It has been said many times that founding a startup is similar to launching a rock band. For example:
- You gather a small, talented team with different skills but a common passion.
- You practise for long hours to improve your product.
- You create a demo tape or prototype product to show people.
- You network like crazy to get exposure to the right people.
- You choose a target audience who likes the kind of stuff you produce.
- You need finance so you approach a major record label, which is like a VC, or a small indie producer who is like an angel investor.
- You keep adapting your product – you are in constant beta.
- You start small but think big. You want your song, or video or app to go viral.
- You experience growing pains, ‘creative conflicts’ and disagreements among the team on the best way forward.
In a recent article in the Economist, writer Ian Leslie takes the analogy a step further by describing four models for startup businesses with leading rock groups as examples.
- Friends – The Beatles
The Beatles were four friends who worked intensely closely. They dressed, spoke and looked alike. As Leslie puts it, ‘Working with friends is exhilarating when things go swimmingly but it can be hell when things go wrong.’ During the 1960s the Beatles had fun and produced a fantastic songbook of great hits. But by 1970 the band was riven with disputes. John Lennon was obsessed with involving his new wife, Yoko Ono. Paul McCartney wanted to launch a solo album. George Harrison felt constrained in his role in the group. They broke up. When friends fall out the disagreements can become bitter and personal.
Friends can build successful long-term businesses if they can manage their egos and creative differences. Larry Page and Sergey Brin were pals at Stanford University before founding Google in 1996. They were following in the footsteps of two other friends who were Stanford graduates. Bill Hewlett and David Packard started their company in a garage in Palo Alto in 1938.
- Democracies – REM and Coldplay
REM was founded in 1979. All four members of the band had an equal say in all decisions. Everyone had a veto and each received an equal share regardless of who wrote or contributed to each song. The band collaborated well and enjoyed widespread success. They split amicably after 32 years.
Coldplay are a hugely successful band (and business) which operates on similar principles. All members of the band have an equal say in decisions and an equal share of income.
However, most bands contain some very big egos and many have split up because of disagreements about contributions and remunerations. A democracy is hard to maintain when success brings big rewards and when bad times mean rethinking and hard work.
- Autocracy – Bruce Springsteen
In his autobiography Springsteen says, ‘Democracy in a band is often a ticking time bomb. If I am going to carry the workload and responsibility, I might as well assume the power.’ When it comes to the E Street Band, Springsteen is unquestionably the boss.
Tom Petty and Heartbreakers started as a democracy with everyone getting an equal share but as they became successful that changed. Petty exerted his authority and took a greater share of the responsibility and the rewards.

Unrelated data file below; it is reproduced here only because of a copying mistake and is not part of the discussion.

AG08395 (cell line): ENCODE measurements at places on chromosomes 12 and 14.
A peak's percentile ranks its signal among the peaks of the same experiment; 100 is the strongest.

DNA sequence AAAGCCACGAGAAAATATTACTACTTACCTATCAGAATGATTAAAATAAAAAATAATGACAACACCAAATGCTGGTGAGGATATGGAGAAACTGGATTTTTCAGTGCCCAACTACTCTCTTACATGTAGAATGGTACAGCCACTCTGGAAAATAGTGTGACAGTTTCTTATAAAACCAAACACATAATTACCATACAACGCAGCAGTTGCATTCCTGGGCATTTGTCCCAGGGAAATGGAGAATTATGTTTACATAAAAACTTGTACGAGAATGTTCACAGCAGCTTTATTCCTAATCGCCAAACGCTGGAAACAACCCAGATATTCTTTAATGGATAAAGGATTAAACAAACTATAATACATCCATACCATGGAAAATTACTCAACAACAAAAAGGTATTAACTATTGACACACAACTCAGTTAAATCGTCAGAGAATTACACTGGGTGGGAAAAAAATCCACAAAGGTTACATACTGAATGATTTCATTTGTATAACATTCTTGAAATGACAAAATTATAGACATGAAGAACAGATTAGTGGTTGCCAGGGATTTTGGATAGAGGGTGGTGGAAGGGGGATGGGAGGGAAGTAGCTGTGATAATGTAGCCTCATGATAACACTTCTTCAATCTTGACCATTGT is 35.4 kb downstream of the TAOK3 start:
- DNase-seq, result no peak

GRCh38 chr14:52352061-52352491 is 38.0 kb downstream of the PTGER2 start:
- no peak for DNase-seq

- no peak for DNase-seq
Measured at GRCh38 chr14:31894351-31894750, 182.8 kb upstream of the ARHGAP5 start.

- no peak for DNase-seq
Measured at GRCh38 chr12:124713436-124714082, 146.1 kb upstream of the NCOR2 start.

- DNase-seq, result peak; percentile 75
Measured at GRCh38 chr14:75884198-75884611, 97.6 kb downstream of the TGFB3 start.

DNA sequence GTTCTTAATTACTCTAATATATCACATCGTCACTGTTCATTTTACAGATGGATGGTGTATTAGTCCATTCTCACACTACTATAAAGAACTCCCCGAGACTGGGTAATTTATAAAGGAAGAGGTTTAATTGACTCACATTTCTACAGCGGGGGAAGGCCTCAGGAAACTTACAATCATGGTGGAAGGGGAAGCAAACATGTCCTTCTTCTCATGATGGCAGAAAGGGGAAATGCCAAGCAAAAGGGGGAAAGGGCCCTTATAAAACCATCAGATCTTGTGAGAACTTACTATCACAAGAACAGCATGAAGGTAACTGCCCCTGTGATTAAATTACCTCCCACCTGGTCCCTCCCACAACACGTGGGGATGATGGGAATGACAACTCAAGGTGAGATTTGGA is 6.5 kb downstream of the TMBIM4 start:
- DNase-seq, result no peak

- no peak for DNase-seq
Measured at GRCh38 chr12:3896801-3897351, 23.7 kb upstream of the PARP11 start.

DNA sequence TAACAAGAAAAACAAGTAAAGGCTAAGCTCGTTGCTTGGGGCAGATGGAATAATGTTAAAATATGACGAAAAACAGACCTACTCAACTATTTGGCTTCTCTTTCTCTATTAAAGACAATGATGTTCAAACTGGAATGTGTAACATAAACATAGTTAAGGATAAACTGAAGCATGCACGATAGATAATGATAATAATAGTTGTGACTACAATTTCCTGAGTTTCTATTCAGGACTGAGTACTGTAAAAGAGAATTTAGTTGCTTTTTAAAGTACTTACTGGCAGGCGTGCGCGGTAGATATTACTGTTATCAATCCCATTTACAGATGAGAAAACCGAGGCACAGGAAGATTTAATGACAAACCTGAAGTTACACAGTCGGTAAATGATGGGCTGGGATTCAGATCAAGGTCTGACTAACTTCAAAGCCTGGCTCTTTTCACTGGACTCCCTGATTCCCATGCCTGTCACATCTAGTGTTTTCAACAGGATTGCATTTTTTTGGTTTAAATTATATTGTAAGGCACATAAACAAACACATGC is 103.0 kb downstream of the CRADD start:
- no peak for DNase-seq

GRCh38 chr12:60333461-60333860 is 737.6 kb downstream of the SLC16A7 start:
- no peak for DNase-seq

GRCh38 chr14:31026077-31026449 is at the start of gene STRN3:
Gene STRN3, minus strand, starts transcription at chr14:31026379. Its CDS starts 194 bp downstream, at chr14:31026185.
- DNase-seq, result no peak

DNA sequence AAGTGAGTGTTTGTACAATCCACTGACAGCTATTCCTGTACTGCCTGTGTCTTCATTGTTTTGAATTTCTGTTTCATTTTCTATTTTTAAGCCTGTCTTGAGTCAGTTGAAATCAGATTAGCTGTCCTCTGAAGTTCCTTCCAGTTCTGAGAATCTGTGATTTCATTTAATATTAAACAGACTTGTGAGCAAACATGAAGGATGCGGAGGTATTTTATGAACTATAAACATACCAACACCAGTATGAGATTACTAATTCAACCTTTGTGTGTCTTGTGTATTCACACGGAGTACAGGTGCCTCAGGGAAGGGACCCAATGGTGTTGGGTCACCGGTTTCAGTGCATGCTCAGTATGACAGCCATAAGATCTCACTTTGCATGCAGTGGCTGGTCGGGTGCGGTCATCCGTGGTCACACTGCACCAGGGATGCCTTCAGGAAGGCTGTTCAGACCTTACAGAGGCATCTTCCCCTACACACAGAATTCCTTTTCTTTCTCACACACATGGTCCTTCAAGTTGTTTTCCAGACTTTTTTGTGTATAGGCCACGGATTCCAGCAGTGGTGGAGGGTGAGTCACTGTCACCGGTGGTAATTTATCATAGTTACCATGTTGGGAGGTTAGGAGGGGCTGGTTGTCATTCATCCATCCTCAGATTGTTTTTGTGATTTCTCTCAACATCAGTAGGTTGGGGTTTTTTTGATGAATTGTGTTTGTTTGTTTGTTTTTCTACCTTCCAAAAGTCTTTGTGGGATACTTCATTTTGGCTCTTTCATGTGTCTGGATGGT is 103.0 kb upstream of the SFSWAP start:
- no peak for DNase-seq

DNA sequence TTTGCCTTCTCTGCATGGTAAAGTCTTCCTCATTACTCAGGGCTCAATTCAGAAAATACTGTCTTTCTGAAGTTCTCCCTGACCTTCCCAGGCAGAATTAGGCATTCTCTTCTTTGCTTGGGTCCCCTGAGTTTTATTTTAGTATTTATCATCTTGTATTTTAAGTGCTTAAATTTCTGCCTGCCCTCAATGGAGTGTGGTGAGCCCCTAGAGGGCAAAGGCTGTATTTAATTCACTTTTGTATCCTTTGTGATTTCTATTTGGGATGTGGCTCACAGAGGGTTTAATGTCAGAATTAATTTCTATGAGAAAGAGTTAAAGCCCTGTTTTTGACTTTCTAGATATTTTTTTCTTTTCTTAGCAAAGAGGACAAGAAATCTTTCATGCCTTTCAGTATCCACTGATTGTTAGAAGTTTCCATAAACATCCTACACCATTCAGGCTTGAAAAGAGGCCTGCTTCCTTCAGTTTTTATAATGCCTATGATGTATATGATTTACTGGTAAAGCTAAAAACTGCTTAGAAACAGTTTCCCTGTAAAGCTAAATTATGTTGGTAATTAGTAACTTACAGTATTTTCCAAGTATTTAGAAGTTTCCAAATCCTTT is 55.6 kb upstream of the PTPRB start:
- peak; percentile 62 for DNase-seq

Autocracy works well when the leader is inspired, say Steve Jobs when he rescued Apple. But it can lead to disaster when a dictatorial boss goes off the rails as Fred Goodwin did leading Royal Bank of Scotland.
- Frenemies – The Rolling Stones
Frenemies argue. They agree to disagree. The Rolling Stones were never great friends but they found a way to work together that has served them well for over 50 years. Mick Jagger is a great front man and singer. He is also a shrewd businessman whereas Keith Richards was never interested in the financial side of the enterprise. One of their most creative early forces, Brian Jones, was forced out of the group. Other band members came and went.
Wrapping it Up
The Beatles were highly creative and innovative but they burned out after seven years at the top. The Stones have become a touring band whose greatest hits and most inventive years are well behind them but they carry on filling stadiums and playing to adoring fans. Leslie compares them to Microsoft.
Most startups, like most new rock bands, fail. They might make a great product but they are unable to sell it to enough people to reach a sustainable business. Those that succeed can be wildly successful and then flare out like Nokia, Blackberry or the Beatles. Those that find a way to work together and meet the needs of their loyal fan base can prosper for years – like Samsung, Microsoft, Coldplay or the Rolling Stones.
It is not enough to have great creativity and endeavour in your highly talented team. You also need to find a corporate philosophy that suits your personalities and enables you to work together through thick and thin.
Image credit: archive.org
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Paul Sloane writes, speaks and leads workshops on creativity, innovation, and leadership. He is the author of The Innovative Leader and editor of A Guide to Open Innovation and Crowdsourcing, published both published by Kogan-Page. Follow him @PaulSloane